As well as being ideal for advertising campaigns, video mapping on buildings can be used by cities as an opportunity to host entire events, celebrate talented lighting designers and showcase audiovisual art by studios and creative teams. The Moscow Circle of Light Festival is an annual event that combines symbolic landmarks in the country such as Bolshoi Theatre, the Moscow State University and the Moscow Manage with 2D or 3D building projection mapping. This kind of video mapping on buildings gives residents and tourists the chance to watch as the architecture and geometry of Moscow's buildings are transformed using traditional and modern video mapping.
The Moscow Circle of Light Festival taking video mapping on buildings to the next level. Source:

In 2015, the nine-day festival displayed a 50-minute story on 20,000 square-meter facade of the Ministry of Defence. Using 140 Panasonic projectors, the Moscow Circle of Light Festival won the Guinness World Record for the largest projected image and then broke their own record just a year later with a 50,458 square-meter video mapping display on the Moscow State University. A spectacular video animation and narrative told the history of the university and paid homage to protected Russian landmarks.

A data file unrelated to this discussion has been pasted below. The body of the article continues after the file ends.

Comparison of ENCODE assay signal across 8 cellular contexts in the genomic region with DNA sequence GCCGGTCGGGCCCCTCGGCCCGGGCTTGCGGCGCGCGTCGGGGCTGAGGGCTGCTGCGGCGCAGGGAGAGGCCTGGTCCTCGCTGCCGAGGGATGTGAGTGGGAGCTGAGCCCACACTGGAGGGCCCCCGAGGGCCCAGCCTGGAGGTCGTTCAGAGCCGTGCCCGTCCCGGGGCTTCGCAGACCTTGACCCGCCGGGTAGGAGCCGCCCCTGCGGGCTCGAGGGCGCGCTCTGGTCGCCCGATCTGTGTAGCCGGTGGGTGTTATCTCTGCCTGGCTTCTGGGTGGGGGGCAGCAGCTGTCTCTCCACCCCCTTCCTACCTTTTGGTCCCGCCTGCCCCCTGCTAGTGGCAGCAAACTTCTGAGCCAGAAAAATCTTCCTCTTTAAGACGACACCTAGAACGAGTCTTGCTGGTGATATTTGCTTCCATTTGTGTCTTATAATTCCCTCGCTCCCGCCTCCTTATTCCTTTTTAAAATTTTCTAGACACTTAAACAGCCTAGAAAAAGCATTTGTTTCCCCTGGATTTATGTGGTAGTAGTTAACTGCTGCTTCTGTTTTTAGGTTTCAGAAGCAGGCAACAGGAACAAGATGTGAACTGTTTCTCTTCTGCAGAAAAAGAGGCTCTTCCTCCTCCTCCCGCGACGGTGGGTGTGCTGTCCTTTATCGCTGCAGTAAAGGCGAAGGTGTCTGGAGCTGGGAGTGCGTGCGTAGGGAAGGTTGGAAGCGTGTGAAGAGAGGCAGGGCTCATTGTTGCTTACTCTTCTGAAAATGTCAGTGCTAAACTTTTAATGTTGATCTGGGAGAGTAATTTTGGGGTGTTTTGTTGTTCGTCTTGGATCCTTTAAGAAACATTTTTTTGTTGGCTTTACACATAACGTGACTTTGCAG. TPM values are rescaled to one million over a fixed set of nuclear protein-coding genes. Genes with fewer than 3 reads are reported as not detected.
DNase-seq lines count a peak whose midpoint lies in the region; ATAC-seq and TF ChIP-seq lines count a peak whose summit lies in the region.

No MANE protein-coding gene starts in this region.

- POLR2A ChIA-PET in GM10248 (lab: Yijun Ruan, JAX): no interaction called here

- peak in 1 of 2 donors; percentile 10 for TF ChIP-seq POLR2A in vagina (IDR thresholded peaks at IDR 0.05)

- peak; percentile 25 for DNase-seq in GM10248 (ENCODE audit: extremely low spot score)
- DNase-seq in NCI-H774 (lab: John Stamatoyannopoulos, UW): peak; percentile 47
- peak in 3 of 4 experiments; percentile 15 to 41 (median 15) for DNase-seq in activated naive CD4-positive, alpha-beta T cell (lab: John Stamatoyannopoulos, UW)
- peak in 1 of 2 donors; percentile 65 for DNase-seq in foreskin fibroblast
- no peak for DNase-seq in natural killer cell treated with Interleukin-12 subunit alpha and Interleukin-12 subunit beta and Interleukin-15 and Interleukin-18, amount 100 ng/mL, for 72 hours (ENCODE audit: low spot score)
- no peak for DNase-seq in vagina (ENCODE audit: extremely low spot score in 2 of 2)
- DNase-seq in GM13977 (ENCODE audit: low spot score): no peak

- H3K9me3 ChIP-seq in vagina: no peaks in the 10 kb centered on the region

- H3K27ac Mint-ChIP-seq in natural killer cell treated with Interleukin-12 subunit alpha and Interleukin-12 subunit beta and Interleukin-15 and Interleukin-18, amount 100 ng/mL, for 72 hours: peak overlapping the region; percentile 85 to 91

Moscow’s architecture takes center stage with building projection mapping. Source:


The future of building projection mapping

The possibilities of projection mapping are evolving as technology does. Techniques continue to expand as experiments with interactive sensors, real-time graphics and motion tracking technology transform street art into a multi-sensory, immersive experience. The success behind this modern art form is that it’s not bound by any artistic genre, while its complementary nature catapults any guerrilla ad, painting, mural, graffiti, or sculpture into a phantasmagoric experience.